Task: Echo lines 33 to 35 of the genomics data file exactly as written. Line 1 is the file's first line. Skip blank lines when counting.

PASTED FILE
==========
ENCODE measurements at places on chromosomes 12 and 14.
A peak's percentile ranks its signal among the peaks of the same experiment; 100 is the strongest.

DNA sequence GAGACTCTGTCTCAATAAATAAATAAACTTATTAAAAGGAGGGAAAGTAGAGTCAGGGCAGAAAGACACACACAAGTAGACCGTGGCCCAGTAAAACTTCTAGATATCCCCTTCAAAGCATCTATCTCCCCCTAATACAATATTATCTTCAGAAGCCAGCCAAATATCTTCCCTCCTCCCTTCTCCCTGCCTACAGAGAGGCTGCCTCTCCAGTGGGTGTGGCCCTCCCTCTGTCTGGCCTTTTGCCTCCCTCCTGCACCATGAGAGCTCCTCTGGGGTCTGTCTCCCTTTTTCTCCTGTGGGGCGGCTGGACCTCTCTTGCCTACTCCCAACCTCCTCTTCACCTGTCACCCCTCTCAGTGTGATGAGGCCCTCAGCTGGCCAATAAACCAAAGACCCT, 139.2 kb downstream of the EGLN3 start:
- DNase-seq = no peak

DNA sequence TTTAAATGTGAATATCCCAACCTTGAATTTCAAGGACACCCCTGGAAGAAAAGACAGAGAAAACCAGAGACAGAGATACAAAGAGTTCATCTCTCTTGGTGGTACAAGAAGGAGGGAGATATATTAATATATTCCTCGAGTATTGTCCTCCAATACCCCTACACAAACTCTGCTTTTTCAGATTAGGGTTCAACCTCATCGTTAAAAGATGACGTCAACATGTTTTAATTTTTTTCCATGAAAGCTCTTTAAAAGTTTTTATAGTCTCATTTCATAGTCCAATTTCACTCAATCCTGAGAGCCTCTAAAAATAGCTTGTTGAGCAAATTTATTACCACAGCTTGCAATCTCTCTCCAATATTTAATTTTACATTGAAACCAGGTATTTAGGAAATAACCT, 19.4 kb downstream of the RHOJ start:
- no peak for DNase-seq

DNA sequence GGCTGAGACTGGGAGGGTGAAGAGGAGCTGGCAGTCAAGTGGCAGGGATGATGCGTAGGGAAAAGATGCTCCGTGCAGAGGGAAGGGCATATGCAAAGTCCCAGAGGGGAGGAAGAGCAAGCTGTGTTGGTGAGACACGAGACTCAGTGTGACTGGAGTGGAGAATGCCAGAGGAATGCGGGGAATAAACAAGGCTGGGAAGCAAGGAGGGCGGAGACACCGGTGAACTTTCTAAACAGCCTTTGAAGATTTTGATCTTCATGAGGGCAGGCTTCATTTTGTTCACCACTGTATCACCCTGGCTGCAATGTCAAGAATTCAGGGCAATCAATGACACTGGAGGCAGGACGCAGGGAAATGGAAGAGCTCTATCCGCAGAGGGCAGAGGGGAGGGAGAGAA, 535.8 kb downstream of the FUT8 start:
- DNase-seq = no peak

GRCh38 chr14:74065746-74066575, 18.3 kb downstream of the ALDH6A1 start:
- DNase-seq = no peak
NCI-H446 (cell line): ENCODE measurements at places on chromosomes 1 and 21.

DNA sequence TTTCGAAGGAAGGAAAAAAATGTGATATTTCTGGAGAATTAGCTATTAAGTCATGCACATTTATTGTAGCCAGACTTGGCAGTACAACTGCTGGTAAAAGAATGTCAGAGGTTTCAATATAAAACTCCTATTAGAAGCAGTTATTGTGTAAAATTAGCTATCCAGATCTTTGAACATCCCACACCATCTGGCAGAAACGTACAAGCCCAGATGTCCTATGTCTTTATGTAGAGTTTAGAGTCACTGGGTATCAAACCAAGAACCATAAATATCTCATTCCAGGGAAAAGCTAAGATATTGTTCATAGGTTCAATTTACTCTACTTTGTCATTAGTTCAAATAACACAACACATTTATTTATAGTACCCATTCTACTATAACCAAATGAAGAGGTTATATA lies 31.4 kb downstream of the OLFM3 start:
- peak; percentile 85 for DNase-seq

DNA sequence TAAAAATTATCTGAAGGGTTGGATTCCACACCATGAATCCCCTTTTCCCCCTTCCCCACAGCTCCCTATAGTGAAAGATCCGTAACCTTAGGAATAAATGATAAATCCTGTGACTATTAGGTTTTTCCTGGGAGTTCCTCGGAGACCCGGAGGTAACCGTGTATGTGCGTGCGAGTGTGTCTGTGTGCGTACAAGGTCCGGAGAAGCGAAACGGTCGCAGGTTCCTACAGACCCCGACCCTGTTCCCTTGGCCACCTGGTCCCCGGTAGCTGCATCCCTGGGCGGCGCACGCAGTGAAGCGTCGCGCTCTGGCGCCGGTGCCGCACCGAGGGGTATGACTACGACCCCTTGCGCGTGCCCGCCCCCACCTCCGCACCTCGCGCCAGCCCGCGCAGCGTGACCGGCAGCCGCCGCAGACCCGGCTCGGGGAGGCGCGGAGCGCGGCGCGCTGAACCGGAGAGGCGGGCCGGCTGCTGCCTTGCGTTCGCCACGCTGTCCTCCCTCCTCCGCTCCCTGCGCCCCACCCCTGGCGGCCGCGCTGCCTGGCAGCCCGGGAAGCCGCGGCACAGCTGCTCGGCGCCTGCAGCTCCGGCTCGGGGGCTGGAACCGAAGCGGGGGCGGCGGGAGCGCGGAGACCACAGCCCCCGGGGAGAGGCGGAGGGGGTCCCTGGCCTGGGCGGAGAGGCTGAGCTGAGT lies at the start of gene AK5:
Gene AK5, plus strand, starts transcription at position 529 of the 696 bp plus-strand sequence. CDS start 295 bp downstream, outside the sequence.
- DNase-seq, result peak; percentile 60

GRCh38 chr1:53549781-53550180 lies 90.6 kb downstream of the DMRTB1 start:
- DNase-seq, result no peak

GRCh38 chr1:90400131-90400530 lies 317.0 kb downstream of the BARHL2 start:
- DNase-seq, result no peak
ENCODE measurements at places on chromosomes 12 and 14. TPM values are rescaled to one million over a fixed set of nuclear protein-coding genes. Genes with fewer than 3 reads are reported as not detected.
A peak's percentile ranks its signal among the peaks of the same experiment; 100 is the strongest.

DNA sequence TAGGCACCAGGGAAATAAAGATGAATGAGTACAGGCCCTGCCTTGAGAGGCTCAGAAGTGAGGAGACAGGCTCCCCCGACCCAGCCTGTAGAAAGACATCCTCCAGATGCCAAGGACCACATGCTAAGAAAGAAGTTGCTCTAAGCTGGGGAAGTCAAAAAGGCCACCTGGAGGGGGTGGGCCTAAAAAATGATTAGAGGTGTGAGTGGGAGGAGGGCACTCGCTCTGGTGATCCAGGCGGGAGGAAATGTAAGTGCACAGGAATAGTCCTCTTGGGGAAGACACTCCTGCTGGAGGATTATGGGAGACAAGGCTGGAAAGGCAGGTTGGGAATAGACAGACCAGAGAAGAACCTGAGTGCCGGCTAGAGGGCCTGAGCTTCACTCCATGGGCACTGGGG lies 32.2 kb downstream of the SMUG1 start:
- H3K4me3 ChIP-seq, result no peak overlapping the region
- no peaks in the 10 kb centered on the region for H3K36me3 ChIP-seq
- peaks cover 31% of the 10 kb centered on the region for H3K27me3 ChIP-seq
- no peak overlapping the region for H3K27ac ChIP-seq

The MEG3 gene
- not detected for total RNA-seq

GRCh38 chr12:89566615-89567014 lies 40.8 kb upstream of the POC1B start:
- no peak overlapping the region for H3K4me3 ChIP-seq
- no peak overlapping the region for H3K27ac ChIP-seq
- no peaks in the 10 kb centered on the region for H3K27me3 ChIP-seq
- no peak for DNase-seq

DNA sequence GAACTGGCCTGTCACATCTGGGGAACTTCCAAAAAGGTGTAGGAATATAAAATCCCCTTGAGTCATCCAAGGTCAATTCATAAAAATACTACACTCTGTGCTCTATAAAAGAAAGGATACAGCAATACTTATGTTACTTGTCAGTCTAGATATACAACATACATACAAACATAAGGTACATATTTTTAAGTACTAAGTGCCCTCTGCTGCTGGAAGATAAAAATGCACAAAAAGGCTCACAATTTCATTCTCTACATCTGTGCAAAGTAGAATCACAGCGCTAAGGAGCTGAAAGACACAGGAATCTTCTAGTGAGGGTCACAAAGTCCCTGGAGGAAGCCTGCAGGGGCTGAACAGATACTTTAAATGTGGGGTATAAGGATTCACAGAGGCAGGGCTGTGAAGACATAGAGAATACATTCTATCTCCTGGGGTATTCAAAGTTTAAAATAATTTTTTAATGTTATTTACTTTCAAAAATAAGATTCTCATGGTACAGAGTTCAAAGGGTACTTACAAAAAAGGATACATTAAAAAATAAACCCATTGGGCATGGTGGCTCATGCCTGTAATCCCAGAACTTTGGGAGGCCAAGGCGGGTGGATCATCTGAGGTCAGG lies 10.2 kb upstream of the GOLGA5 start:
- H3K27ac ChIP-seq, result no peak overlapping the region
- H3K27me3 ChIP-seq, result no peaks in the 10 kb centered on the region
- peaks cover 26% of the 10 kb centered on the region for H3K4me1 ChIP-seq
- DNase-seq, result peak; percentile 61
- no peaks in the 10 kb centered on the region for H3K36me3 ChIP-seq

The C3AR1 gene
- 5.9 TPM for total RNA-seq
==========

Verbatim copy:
- no peaks in the 10 kb centered on the region for H3K27me3 ChIP-seq
- no peak for DNase-seq

DNA sequence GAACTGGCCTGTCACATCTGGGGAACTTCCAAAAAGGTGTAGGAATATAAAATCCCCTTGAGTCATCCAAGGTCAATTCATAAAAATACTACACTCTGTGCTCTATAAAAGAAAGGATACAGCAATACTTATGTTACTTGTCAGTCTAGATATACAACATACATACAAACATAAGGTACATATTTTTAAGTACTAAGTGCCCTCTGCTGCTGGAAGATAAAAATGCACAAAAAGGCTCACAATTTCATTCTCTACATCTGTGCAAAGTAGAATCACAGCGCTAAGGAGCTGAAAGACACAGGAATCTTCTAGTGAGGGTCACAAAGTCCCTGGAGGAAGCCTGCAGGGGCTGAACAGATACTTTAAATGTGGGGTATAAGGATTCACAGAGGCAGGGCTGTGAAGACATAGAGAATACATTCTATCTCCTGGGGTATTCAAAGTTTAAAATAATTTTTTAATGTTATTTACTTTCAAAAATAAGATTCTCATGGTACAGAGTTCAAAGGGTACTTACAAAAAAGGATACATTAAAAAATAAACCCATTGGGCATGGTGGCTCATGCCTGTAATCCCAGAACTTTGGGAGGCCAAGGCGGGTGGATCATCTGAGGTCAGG lies 10.2 kb upstream of the GOLGA5 start: